Manager's Agenda #2. Transmitting communication from Richard C. Rossi, City Manager, relative to the appointment of William G. Barry, Jr. as a member of the Harvard Square Advisory Committee for a term of three years, effective June 10, 2015.
Manager's Agenda #3. Transmitting communication from Richard C. Rossi, City Manager, relative to the appointment and reappointments of members to the Cambridge Historical Commission:
Manager's Agenda #4. Transmitting communication from Richard C. Rossi, City Manager, relative to the appointment of the following persons as members of the Mid Cambridge Neighborhood Conservation District Commission, effective June 22, 2015:
Manager's Agenda #5. Transmitting communication from Richard C. Rossi, City Manager, relative to the appointment of the following persons as members of the Avon Hill Neighborhood Conservation District Commission:
Manager's Agenda #6. Transmitting communication from Richard C. Rossi, City Manager, relative to the appointments and reappointment of the following persons as member of the Half Crown-Marsh Neighborhood Conservation District Commission:
Manager's Agenda #7. Transmitting communication from Richard C. Rossi, City Manager, relative to the appointments and reappointments of the following persons as members of the Board of Trustees of the Cambridge Health Alliance, effective June 11, 2015:
Manager's Agenda #15. Transmitting communication from Richard C. Rossi, City Manager, relative to the appointments of the following persons as member of the Commission for Persons with Disabilities Advisory Board, for a term of three years, effective June 22, 2015:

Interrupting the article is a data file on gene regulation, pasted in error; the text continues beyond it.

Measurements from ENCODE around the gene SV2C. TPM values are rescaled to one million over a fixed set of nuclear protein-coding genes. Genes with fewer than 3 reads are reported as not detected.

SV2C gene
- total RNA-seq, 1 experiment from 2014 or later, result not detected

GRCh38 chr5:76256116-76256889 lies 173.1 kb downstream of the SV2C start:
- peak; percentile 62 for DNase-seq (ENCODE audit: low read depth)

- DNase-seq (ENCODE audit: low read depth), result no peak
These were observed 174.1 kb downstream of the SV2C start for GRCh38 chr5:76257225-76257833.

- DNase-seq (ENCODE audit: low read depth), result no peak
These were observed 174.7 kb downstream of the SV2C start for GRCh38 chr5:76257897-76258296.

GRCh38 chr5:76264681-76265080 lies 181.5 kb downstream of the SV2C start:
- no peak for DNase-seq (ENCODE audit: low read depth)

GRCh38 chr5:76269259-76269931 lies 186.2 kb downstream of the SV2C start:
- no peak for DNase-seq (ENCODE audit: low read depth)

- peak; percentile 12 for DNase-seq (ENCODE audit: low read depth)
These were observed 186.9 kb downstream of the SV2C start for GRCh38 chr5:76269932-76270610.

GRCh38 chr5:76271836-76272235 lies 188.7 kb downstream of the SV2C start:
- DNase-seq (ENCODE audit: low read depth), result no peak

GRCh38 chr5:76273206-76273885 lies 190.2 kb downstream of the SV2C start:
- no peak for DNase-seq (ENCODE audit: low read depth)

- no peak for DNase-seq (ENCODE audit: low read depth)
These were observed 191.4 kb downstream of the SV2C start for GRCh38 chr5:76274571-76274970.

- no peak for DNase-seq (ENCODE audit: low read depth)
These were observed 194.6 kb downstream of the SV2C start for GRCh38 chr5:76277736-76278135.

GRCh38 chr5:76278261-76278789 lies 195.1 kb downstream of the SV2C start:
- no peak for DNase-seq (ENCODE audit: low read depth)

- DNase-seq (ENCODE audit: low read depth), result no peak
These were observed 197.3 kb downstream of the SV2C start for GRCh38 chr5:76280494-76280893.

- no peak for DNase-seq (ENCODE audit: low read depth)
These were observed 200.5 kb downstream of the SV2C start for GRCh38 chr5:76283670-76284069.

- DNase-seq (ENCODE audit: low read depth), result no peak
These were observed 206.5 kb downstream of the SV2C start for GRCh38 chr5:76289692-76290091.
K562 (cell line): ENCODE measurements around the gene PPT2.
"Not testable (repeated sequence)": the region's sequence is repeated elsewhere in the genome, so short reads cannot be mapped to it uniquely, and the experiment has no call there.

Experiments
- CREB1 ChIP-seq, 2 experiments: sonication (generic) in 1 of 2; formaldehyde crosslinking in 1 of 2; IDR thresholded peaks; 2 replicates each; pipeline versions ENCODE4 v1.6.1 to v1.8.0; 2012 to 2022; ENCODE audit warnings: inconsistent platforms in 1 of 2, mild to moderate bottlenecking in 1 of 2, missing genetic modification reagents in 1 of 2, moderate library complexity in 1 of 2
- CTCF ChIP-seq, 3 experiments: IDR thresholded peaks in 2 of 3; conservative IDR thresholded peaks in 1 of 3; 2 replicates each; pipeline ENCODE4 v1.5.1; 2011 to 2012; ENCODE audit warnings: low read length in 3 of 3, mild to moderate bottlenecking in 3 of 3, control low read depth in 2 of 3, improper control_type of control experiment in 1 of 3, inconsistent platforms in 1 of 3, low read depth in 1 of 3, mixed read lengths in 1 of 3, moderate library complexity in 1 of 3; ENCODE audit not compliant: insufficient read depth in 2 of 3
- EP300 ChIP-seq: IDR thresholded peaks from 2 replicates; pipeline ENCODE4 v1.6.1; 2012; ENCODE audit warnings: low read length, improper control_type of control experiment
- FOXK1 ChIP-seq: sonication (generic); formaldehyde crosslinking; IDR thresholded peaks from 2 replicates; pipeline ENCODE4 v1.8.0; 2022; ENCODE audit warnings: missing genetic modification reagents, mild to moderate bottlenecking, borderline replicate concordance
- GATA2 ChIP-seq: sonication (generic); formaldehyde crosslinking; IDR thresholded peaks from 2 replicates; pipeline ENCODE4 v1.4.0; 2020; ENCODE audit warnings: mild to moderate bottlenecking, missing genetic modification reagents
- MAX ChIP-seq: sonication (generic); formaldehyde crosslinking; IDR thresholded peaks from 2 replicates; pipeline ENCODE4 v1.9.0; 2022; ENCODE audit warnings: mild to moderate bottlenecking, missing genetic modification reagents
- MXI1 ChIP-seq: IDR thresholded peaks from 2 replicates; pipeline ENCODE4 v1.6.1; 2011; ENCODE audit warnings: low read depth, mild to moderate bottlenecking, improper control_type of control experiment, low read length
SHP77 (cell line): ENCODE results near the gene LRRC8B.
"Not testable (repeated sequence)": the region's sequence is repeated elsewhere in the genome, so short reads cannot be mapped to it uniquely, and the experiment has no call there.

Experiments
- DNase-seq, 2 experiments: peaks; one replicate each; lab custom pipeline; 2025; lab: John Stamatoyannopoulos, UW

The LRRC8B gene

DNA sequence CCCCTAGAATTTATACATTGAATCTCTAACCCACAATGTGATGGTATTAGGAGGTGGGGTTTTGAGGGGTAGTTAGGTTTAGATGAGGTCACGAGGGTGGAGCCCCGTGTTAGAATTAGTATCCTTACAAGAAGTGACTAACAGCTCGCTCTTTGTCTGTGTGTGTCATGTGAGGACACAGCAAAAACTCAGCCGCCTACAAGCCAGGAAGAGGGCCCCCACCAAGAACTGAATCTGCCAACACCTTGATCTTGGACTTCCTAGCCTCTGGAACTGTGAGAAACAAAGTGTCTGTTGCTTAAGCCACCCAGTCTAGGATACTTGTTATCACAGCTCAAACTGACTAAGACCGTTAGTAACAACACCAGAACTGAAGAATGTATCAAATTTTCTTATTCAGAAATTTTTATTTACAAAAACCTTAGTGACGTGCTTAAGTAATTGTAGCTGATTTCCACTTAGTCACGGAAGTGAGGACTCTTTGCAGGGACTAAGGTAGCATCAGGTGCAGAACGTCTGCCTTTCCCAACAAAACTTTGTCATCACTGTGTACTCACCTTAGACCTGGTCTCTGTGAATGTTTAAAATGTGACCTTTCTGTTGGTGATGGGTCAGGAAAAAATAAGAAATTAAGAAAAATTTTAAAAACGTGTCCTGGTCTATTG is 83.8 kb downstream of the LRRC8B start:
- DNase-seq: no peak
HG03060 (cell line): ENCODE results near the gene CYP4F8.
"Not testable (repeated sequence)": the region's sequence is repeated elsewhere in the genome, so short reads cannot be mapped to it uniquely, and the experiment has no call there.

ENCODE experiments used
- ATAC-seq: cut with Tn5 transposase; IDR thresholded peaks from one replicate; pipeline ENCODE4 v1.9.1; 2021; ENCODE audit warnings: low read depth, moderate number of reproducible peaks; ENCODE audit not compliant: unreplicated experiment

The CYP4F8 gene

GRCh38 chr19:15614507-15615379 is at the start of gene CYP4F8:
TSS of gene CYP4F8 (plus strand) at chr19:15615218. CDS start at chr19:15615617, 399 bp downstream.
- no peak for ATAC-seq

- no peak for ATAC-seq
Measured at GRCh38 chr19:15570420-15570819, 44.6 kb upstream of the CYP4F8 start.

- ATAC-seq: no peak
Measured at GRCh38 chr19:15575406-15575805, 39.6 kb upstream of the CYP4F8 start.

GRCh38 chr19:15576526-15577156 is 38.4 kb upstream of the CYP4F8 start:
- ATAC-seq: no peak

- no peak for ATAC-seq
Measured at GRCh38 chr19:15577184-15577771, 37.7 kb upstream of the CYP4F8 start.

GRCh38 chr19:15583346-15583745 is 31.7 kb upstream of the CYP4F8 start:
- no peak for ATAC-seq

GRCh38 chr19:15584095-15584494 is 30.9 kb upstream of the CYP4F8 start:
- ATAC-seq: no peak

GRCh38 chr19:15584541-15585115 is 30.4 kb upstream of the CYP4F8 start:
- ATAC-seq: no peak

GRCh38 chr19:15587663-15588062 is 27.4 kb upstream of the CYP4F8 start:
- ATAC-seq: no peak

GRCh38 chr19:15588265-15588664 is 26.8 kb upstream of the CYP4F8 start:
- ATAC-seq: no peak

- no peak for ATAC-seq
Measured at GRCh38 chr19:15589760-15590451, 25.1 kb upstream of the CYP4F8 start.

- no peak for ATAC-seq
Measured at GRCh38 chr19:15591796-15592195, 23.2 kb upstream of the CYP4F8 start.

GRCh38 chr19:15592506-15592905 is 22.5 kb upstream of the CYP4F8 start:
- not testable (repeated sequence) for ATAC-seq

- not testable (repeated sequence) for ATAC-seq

Serving on a City volunteer board isn't for everyone. There's plenty of room for disagreement among the members of any City board, but it's really a place where reasonable people can learn from their peers and from City staff and come to reasonable conclusions - whether it be a regulatory board or an advisory board. It's not a place for inflexible people unwilling to compromise. I have a reverence for people who choose to take on these roles without any compensation. Real civic activism is about giving your time and effort to serve on a City board or volunteering in countless other ways throughout the city. We should all tip our hats to every person named above.
Manager's Agenda #17. Transmitting communication from Richard C. Rossi, City Manager, relative to Awaiting Report Item Number 15-30 and 15-41, regarding License Commission Fees and Cap Areas.
This is the first time I've ever seen a complete list of all the established liquor cap areas. It would have been helpful if the number of licenses in each cap area was included in the report. It would also be interesting to get maps showing both the liquor cap areas and the fast food cap areas.
Applications & Petitions #4. A zoning petition has been received from Elizabeth M. Stern, et al. to amend the Cambridge Zoning Ordinance and Zoning Map by changing the current zoning designation of Lot 84 (2551 Mass. Ave.) and Lot 65 (7 Richard Ave.) on Assessing Block Map 186 from Business A-2 to Residence B and remove both from the MAOD and the NMAS, redraw the zoning district boundary lines so the two lots are in the Residence B zone and not in the MAOD or the NMAS and revise Article 20, Sections 100-111. [Petition text]
Another week, another zoning petition. The intent of this petition appears to be to prevent either new commercial construction or higher density residential construction from happening at the northwest corner of Richard Ave. and Mass. Ave. where a one-story dry cleaning business is now located.